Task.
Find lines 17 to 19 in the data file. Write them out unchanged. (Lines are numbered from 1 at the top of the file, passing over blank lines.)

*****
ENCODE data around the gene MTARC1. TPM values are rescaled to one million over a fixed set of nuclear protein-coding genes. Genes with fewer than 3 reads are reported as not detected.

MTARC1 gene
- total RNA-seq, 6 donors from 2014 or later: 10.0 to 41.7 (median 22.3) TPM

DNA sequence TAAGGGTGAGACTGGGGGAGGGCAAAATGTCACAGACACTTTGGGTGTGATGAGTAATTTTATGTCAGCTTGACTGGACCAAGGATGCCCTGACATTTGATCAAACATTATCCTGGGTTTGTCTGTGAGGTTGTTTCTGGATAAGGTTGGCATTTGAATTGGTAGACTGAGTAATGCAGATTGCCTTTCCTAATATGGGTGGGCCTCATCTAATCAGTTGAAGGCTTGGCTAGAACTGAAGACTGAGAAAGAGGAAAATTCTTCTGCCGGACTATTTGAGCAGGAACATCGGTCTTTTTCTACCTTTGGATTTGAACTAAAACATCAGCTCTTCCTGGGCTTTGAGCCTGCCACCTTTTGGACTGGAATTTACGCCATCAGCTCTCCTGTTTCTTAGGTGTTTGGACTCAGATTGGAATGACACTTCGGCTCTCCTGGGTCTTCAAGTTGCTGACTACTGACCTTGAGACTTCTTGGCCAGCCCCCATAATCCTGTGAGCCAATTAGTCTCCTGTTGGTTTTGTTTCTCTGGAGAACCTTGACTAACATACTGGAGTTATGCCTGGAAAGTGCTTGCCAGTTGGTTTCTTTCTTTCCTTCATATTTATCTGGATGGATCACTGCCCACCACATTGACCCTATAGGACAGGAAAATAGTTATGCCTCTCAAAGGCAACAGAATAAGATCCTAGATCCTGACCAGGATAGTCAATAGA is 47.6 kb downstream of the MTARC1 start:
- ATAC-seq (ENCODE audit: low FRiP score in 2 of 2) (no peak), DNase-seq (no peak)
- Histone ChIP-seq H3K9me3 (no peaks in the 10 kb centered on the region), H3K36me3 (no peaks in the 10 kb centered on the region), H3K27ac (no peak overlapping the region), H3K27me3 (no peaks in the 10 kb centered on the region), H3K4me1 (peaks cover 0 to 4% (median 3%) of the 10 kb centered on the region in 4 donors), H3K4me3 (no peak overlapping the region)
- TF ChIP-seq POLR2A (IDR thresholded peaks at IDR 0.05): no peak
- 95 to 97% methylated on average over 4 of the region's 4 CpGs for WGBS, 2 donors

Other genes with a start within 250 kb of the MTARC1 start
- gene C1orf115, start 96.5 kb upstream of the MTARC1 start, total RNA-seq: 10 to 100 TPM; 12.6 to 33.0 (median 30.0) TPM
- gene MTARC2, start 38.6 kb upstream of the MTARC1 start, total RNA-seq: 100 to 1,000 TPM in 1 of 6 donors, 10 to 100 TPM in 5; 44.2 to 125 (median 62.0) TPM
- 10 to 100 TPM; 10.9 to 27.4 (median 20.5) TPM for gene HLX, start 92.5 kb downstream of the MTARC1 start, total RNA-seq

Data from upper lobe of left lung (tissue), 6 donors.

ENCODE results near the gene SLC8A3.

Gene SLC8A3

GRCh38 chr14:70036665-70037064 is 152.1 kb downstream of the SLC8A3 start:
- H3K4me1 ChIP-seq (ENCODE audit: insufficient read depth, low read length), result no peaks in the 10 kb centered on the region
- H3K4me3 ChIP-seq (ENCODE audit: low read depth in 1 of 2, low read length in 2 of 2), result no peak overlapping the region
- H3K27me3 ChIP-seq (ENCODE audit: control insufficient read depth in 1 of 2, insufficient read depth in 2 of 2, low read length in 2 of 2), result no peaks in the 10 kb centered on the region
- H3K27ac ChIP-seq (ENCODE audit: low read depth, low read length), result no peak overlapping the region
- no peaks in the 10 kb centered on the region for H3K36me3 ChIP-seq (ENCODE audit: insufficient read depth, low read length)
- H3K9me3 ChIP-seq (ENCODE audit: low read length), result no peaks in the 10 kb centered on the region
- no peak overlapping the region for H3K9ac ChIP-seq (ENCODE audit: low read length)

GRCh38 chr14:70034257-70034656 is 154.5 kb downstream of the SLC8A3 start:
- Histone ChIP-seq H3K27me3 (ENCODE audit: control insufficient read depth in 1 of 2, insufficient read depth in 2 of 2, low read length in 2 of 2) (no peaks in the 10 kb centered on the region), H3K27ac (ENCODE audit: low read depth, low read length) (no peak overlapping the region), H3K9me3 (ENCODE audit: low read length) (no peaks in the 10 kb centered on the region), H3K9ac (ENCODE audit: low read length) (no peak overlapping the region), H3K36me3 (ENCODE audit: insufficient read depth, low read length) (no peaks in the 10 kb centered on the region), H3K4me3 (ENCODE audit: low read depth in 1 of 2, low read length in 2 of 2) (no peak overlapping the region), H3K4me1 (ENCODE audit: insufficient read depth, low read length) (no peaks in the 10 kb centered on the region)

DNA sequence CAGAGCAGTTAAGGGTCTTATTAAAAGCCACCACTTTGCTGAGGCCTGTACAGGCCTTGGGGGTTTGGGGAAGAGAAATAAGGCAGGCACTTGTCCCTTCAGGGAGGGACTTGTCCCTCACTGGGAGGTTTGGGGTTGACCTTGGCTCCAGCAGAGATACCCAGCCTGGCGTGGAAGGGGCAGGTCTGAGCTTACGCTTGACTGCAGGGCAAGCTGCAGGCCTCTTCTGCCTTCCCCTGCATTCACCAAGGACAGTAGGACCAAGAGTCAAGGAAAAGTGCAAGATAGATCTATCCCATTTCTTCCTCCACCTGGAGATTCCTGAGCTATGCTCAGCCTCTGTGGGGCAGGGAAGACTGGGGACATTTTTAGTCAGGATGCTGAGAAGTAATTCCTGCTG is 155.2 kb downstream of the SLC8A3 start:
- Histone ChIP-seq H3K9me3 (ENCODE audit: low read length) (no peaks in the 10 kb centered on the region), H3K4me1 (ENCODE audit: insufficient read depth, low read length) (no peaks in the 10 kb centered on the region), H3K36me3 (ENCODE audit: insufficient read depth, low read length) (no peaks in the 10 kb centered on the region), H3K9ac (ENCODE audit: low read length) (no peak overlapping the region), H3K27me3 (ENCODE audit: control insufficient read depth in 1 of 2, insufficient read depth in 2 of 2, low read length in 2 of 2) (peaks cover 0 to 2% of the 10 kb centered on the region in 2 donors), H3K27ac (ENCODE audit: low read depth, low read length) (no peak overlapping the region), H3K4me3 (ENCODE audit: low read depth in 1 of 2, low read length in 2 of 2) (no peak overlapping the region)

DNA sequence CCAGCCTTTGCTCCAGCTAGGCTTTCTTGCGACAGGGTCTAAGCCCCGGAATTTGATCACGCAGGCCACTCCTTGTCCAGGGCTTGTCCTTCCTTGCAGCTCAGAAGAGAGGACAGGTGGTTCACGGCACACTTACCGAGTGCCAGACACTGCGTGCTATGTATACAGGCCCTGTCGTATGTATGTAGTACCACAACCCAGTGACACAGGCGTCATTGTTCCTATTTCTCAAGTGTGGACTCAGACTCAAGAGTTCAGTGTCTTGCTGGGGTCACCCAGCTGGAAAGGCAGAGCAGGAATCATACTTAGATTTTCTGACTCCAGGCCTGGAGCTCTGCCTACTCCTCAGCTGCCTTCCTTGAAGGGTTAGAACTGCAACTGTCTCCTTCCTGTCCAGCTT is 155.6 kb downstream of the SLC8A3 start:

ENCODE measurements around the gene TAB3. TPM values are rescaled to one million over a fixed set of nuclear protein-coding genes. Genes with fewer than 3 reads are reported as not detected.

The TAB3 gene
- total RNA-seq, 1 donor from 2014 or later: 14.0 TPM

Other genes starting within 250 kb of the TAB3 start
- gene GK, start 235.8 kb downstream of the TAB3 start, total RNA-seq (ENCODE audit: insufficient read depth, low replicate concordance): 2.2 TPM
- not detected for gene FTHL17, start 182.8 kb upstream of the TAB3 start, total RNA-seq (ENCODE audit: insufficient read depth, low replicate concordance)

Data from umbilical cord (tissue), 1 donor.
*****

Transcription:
- H3K4me1 ChIP-seq (ENCODE audit: insufficient read depth, low read length), result no peaks in the 10 kb centered on the region
- H3K4me3 ChIP-seq (ENCODE audit: low read depth in 1 of 2, low read length in 2 of 2), result no peak overlapping the region
- H3K27me3 ChIP-seq (ENCODE audit: control insufficient read depth in 1 of 2, insufficient read depth in 2 of 2, low read length in 2 of 2), result no peaks in the 10 kb centered on the region